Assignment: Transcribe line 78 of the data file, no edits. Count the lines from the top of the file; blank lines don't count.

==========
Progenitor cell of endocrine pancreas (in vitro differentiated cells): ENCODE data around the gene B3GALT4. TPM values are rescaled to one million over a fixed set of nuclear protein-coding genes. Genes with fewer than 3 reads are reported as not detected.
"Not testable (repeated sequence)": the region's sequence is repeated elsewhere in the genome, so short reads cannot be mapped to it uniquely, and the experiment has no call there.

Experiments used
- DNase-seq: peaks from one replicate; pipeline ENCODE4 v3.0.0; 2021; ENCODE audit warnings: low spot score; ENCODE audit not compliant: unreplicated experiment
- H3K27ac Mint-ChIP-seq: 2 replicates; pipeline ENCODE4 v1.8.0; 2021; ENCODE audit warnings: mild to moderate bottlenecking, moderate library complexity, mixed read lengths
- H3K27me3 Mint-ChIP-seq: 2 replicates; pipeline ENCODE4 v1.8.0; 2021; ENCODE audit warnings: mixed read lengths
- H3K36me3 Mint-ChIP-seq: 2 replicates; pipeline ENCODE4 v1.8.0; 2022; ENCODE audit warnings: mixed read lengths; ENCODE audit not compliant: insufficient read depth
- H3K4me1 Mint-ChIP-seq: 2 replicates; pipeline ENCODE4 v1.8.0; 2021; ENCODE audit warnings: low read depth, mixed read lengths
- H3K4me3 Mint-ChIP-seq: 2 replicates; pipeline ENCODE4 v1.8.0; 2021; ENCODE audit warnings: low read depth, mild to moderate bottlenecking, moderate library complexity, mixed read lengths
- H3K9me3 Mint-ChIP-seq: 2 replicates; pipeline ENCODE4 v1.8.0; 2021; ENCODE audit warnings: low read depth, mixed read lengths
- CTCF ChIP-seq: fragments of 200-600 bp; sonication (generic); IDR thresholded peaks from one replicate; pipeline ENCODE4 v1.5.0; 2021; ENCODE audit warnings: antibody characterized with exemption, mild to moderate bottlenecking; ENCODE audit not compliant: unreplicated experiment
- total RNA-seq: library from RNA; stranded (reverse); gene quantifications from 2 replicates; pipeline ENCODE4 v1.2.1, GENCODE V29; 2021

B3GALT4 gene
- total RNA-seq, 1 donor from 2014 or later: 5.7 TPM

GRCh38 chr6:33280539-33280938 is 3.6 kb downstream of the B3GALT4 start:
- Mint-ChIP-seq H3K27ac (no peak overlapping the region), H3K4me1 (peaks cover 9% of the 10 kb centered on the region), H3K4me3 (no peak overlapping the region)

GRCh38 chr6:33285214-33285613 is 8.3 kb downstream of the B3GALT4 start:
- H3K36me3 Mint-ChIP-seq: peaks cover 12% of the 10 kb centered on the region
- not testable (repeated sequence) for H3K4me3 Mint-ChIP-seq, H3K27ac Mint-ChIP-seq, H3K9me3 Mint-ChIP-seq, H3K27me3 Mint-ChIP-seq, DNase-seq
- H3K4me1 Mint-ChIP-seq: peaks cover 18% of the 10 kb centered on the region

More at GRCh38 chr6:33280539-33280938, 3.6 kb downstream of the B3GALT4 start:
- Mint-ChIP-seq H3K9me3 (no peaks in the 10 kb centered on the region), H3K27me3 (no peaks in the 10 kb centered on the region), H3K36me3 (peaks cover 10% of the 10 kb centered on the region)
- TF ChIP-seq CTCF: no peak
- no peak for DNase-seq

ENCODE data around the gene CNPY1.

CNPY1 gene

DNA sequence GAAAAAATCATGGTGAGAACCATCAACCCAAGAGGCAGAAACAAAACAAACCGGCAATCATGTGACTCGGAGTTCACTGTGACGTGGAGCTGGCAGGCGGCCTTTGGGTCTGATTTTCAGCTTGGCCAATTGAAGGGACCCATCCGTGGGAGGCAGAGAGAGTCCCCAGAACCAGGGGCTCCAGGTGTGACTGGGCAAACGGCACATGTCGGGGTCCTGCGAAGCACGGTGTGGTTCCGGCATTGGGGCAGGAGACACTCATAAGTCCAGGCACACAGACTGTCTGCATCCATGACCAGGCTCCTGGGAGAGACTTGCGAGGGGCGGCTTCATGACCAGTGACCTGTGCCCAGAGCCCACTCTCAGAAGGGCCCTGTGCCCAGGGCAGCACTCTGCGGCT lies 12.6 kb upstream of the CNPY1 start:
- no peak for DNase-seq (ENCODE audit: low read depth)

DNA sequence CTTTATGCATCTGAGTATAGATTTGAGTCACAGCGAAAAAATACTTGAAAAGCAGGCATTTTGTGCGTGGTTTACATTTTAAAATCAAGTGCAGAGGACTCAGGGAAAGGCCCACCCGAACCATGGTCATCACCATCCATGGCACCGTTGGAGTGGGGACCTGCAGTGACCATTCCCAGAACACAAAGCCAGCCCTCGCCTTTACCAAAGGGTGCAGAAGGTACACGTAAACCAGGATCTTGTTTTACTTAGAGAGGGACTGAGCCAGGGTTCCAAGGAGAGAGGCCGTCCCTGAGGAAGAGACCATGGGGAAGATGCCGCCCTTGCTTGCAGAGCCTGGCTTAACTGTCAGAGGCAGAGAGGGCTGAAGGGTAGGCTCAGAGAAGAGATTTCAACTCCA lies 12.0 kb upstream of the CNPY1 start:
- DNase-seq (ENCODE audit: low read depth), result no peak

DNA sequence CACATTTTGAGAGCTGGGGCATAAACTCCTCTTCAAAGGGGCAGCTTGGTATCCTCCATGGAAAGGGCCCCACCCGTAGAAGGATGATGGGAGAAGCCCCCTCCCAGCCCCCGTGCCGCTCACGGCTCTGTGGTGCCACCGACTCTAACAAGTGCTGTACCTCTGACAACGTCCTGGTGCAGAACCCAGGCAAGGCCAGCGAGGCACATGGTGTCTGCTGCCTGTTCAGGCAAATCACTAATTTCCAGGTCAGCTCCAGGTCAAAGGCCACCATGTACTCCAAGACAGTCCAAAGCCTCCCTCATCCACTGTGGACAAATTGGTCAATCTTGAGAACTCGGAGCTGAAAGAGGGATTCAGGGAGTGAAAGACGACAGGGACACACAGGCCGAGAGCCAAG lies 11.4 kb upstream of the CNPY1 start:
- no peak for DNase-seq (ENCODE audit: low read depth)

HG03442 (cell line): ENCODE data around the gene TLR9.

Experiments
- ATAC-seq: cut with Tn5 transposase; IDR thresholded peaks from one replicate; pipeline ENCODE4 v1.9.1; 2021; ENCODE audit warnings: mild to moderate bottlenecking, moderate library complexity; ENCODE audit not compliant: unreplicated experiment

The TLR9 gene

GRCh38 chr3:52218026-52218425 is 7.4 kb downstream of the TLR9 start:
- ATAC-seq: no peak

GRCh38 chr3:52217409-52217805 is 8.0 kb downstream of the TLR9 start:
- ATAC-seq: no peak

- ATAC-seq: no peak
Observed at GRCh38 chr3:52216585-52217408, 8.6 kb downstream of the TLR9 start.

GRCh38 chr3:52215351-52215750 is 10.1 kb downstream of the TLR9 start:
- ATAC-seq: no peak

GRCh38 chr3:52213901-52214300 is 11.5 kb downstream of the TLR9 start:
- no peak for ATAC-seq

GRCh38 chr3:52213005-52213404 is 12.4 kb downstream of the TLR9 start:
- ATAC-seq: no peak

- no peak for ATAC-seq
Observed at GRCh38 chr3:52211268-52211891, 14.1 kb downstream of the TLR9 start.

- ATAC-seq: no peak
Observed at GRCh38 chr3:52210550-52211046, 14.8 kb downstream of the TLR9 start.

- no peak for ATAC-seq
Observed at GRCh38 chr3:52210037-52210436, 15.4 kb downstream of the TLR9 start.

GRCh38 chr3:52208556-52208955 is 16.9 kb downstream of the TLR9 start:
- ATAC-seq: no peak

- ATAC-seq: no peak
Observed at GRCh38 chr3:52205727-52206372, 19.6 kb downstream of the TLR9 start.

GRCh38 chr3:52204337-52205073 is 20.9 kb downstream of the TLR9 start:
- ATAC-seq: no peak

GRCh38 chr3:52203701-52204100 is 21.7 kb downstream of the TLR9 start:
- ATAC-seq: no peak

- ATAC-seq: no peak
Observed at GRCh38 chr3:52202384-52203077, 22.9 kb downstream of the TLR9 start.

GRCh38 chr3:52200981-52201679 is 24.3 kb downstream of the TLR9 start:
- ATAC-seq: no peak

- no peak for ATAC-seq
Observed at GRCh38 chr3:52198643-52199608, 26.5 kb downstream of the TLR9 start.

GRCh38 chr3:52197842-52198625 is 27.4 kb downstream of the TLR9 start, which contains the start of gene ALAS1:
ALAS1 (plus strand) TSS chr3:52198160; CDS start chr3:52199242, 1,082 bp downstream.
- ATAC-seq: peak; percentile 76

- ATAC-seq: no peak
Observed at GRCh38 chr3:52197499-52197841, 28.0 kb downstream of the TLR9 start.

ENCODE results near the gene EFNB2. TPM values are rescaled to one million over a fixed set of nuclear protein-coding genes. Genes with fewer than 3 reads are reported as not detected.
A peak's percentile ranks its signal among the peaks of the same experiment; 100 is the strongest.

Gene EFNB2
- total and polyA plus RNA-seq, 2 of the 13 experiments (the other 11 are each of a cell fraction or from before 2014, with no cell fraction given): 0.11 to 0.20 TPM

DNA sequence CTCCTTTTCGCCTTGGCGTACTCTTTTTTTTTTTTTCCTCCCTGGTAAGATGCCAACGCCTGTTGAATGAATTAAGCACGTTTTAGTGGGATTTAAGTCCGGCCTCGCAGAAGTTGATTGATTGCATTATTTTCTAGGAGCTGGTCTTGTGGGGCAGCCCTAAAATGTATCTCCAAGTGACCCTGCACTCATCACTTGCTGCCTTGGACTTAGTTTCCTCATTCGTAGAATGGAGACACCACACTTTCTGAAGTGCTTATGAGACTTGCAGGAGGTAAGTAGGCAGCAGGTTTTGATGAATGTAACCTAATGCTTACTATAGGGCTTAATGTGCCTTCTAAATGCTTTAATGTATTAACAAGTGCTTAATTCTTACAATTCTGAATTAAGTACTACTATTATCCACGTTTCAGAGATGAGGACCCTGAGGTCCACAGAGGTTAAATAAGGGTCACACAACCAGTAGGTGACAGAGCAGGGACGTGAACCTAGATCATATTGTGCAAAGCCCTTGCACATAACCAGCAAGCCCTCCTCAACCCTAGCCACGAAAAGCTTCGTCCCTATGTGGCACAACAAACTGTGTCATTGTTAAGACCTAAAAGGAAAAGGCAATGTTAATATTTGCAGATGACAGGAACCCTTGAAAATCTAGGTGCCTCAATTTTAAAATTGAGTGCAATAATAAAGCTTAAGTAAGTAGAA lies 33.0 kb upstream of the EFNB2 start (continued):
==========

DNA sequence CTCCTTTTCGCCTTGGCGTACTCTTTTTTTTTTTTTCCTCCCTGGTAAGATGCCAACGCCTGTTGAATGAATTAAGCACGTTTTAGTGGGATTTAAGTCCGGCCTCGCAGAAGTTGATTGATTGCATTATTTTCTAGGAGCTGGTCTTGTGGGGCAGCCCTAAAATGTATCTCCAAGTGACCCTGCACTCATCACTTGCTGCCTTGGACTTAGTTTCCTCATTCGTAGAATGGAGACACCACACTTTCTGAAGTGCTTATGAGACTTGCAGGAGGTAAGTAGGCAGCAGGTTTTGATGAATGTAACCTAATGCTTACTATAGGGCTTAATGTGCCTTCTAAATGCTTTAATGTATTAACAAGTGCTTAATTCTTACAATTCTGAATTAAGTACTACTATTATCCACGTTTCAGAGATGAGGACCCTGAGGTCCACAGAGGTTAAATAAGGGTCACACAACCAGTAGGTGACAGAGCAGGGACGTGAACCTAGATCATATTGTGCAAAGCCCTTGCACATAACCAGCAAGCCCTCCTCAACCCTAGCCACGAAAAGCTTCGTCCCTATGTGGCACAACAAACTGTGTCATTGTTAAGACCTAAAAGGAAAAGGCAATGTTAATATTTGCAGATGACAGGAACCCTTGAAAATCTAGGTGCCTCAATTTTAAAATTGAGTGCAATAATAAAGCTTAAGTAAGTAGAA lies 33.0 kb upstream of the EFNB2 start (continued):